Introduction: Accepting donors with renal lesion amenable for pre-transplant management with no suspected long-term harm seems to expand the live-donor pool. We aimed to assess the long-term outcome of live-donor renal transplantation with incidentally discovered renal angiomyolipoma (AML) during routine evaluation of donors.
Patients and methods: A retrospective evaluation of incidentally discovered AML, during live-related-donor evaluation, was performed. The tumor criteria were retrieved. In cases with exophytic tumor, a back-table, partial nephrectomy was done with frozen section to exclude malignancy. Endophytic lesions were kept in situ and transplanted. Both donor and recipient were followed up by periodic imaging.
Results: Among 2925 cases, 6 AML with a median volume of 0.96 (range, 0.5-2) cm2 were identified. The median recipients' age was 21 (range, 10-38) years and the median donors' age was 48 (range, 45-50). Two AML were exophytic and back-table partial nephrectomy was performed, while 4 were endophytic and kept in situ, and the kidney was transplanted. After a median follow-up of 82 (range, 25-150) months, 4 patients were alive with functioning grafts and 2 resumed hemodialysis 5 and 7 years after transplantation. There was no evidence of increase in the AML size or newly developed AML in the grafts. All donors were alive with normal renal function (mean ± standard deviation, serum creatinine was 0.9 ± 0.2 mg/dL) and none developed new AML in the remaining kidney.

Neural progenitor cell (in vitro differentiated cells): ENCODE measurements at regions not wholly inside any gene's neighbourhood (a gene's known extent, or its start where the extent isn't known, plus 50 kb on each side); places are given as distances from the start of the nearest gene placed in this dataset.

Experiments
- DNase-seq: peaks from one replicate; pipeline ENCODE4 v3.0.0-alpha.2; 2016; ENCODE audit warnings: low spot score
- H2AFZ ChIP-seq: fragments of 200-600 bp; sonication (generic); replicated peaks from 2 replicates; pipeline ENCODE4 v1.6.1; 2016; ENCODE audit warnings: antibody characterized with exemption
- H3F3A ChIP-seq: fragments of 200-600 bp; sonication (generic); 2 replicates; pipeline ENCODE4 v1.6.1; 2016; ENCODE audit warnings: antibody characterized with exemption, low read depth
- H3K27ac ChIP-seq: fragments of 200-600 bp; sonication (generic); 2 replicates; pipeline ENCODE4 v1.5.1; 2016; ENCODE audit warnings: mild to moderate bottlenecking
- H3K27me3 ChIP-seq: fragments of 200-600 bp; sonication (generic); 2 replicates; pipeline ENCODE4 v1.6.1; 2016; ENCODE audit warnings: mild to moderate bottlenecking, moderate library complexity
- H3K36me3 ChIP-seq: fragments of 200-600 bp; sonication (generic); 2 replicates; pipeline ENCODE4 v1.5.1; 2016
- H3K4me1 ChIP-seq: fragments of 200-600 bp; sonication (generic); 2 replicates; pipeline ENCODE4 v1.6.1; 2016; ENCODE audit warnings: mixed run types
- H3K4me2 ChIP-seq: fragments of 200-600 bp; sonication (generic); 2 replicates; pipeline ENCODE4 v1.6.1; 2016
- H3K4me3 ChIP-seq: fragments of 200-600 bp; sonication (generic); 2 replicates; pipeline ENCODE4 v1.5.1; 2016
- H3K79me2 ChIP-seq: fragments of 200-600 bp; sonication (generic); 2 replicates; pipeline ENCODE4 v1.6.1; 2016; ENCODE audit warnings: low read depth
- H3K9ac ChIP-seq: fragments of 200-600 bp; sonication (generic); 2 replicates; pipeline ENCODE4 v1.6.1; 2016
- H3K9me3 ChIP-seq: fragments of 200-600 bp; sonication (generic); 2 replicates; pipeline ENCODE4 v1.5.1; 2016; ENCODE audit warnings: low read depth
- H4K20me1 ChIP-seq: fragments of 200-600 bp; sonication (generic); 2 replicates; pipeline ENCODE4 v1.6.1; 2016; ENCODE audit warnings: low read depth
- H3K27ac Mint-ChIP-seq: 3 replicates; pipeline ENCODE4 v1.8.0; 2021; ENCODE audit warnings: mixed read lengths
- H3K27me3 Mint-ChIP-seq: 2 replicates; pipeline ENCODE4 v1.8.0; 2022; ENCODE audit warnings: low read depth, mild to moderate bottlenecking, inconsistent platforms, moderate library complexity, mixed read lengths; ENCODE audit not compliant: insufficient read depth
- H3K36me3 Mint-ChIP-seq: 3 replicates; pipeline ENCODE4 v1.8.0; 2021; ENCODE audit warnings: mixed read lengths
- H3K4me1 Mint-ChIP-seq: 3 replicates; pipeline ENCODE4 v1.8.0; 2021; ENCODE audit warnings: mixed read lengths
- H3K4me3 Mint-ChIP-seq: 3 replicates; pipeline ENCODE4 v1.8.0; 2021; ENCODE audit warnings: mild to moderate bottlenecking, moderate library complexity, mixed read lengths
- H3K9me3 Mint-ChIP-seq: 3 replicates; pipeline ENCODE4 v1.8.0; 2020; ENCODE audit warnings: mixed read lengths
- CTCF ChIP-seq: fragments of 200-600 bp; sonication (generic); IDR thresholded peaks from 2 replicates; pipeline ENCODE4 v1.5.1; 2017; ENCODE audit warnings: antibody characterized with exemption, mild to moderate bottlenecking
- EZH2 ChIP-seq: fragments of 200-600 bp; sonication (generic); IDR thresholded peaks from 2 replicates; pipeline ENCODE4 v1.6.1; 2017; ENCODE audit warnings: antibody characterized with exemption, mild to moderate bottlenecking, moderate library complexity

Conclusion: Incidentally discovered AML during live-donor evaluation is not a contraindication of donation after proper counseling of the couples and regular, periodic follow-up.